Arod went on Mike Francesa’s show and was asked did you ever do PEDS ? Arod replied, Never. I thought Arod conceded many years ago he did, so which is it??

    • NatsLady - Jan 14, 2014 at 11:06 AM

      He clarified that he meant in the period since (i.e., after he left Texas). That is, “I have never used PEDs since that time I was caught using them.”

      • sabathiawouldbegoodattheeighthtoo - Jan 14, 2014 at 11:49 AM

        Ah, the Andy Pettitte defense.

      • allsport1980 - Jan 15, 2014 at 10:32 AM

        Ah the defense of every know PED user who was caught since the dawn of time.

  14. lwdj905 - Jan 14, 2014 at 10:41 AM

    I’m guessing the appeal will be based on Arod continuing the strategy of pointing the finger at everyone with regards to no evidence of his failing a test. Regardless of his prior admission to having taken a substance, he has never stated that on the record in a legal proceeding. Arod can continue to speak on every talk show in America, but until he is willing to take the stand I tend to favor the verdict reached by the arbitrator. By including MLBPA he is entering that classic gambit of ineffectual counsel since they are considered to be his representatives during this arbitration. He used his own legal team, negated MLBPA involvement, and publicly stated he was being “railroaded by the system”. No one force him to join the MLB, MLBPA, Yankees/Rangers/Mariners and abide by the same rules hundreds of other players respect and try to abide [yes there are rule breaker, but they also willingly accepted the rules with the paycheck!]

    • allsport1980 - Jan 15, 2014 at 10:34 AM

      Bud Selig hasn’t taken the stand on any of this either and I would like to hear him speak on the record and under oath instead of all the talk shows he has been on. Guy can do Letterman and 60 Minutes but declined to speak during arbitration. That doesn’t look good on Bud.

  15. mtr75 - Jan 14, 2014 at 10:52 AM

    7(G) essentially makes the 50/100/lifetime rule irrelevant if Bud can just use that to discipline players as he sees fit. I have no doubt A-Roid did what he was accused of, but it’s a complete sham that he wasn’t treated like any other player, which he clearly was not.

  16. NatsLady - Jan 14, 2014 at 11:18 AM

    One feels (I feel) that the union looked at Rodriguez and the evidence against him, plus his history, and recommended accepting a plea bargain. Basically, “Alex, they have you. If you don’t take a 50-gamer–or a 150-gamer, depending on when/what he was offered–then you risk a season or life-time suspension.” Lawyers do that ALL the time, and, in fact, can be sued if they DON’T tell their client a plea-bargain was on the table. It may be that Weiner himself spoke to Rodriguez.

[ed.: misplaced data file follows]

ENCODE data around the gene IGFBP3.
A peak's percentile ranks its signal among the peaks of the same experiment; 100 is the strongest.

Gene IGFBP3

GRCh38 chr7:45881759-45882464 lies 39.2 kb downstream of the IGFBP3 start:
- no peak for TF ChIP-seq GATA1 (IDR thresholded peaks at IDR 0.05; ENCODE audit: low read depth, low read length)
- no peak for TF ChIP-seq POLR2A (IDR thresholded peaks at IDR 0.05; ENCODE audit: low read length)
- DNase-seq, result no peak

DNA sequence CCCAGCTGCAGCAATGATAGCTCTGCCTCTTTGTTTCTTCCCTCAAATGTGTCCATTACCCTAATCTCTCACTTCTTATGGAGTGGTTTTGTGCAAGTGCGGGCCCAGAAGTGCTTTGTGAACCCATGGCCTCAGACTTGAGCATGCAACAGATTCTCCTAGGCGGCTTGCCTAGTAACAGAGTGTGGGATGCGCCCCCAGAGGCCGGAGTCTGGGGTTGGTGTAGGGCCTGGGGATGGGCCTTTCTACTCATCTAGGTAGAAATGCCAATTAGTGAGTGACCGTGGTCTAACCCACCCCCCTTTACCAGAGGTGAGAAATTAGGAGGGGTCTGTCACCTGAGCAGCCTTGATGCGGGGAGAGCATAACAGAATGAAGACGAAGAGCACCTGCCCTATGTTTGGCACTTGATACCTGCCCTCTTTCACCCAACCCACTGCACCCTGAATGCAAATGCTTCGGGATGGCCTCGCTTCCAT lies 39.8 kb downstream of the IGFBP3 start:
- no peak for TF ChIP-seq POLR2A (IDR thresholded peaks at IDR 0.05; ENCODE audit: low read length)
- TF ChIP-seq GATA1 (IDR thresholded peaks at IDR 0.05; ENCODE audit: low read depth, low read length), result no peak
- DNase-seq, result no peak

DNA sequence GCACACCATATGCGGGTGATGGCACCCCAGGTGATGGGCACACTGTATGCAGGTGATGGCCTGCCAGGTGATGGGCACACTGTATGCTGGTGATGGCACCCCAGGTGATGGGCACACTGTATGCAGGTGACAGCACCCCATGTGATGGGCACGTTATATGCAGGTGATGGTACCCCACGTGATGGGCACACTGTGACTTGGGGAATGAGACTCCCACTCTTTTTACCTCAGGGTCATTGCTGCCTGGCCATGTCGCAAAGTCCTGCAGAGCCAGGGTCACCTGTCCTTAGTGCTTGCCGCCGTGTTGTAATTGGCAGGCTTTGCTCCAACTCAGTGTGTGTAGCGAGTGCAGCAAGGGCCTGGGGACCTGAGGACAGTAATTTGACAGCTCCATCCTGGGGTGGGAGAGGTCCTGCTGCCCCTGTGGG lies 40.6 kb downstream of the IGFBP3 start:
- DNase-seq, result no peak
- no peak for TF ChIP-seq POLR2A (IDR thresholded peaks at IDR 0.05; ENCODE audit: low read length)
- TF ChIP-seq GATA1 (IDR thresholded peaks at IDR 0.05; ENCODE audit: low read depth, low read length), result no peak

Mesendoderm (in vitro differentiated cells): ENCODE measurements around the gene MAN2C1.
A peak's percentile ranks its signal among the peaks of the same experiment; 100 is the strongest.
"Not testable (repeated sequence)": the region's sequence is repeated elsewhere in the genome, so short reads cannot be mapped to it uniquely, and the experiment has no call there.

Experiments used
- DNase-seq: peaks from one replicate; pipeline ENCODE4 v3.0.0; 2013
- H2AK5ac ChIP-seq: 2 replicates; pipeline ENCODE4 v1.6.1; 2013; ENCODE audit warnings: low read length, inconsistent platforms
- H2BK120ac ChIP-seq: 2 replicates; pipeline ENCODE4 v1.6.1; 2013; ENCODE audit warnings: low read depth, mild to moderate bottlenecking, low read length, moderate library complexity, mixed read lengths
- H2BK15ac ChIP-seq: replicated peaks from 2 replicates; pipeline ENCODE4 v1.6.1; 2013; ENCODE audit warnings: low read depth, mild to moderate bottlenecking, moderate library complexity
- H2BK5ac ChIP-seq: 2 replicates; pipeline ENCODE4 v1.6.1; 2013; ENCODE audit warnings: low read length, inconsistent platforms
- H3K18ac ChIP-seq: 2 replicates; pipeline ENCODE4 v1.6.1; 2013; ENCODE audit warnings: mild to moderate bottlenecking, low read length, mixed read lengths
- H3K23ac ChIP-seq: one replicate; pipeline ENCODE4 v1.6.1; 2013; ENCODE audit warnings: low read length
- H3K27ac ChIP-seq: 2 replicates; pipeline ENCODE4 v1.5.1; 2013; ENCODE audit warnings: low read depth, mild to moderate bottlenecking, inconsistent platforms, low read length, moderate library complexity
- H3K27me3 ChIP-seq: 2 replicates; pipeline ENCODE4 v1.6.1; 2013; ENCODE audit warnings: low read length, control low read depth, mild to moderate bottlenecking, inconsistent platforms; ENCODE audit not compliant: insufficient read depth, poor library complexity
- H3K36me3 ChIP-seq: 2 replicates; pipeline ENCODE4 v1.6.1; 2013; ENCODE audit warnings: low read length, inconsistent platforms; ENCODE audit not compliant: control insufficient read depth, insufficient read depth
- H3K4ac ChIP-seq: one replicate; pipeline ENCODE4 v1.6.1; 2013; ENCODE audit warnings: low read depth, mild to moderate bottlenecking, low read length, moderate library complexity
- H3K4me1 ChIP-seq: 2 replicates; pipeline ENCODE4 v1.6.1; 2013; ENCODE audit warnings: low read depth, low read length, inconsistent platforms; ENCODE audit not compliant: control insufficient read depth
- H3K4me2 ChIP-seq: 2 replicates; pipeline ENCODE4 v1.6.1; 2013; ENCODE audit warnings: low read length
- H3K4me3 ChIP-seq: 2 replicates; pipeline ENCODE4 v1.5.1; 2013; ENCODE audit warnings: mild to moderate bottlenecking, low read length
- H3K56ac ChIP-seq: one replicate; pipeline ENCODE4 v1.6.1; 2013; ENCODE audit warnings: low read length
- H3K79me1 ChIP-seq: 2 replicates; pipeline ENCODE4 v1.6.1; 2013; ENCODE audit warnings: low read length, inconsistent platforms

Rodriguez didn’t follow their advice. His choice. Everyone advises him now, “Alex, take your suspension, don’t waste your millions on legal fees, stay in shape, do good works, come back in 2015.”

    He’s not going to follow that advice either because that isn’t fighting, and he’s a “fighter.”

  17. scoutsaysweitersisabust - Jan 14, 2014 at 11:30 AM

    I bet that Alex conceded that 7G applied to the additional punishment for obstruction, but the base suspension should be under 7A for 50 games.

    • peymax1693 - Jan 14, 2014 at 12:34 PM

      I think this is the most reasonable interpretation of the inconsistency between the Arbitrator’s findings and A-Rod’s claims in the complaint. A-Rod’s attorneys thought they were stipulating that Sec. 7.G.2. applied to the obstruction allegation while Horowitz believed that they were stipulating that Sec. 7.G.2. applied to all the allegations. The only way to find out what happened is to listen to the audio recordings.

  18. fatelvis77 - Jan 14, 2014 at 11:55 AM

    In the 2014 season some players will be caught using PED’s. Other users will get away with it. This is never going to stop. AROD left an electronic trail ten miles long. It appeared from the evidence that he was using in 2010, 2011 and 2012. Suggesting that this merits the “first time getting caught” standard of 50 games is ridiculous. He is, at least according to the evidence, a serial cheater. A one year suspension is more than merited. If he really turned down a 50 game suspension he could be the stupidest rich man in America.

    • allsport1980 - Jan 15, 2014 at 10:58 AM

      I don’t think he ever turned down a 50 games suspension because MLB never had any intention of getting him for 50 games. MLB wanted to make a statement bigger than 50 games and now they have.

  19. cackalackyank - Jan 14, 2014 at 1:07 PM

    I do not see how A-rod’s team would have agreed that 7G applies. It would basically be an admission that he did in fact use multiple substances multiple times.

  20. granadafan - Jan 14, 2014 at 3:57 PM

    By saying ARoid should have received 50 games under the JDA, they have just admitted that he took PEDs. Yet, his lawyer is all over the airwaves saying that ARoid never failed a test, is innocent, Conte is not credible, blah blah blah.

    • allsport1980 - Jan 15, 2014 at 10:59 AM

      By Conte do you mean Bosch…blah blah blah

  21. timaug - Jan 14, 2014 at 10:12 PM

    I can’t believe a lawyer would misrepresent anything ?
    Especially since a-rod has been so honest.
    Oh brother.

  22. allsport1980 - Jan 15, 2014 at 11:00 AM

    To be fair MLB did have investigations sleeping with witnesses and buying evidence along with stealing evidence so it isn’t like either side is being wholly honest here. This whole deal looks bad all the way around.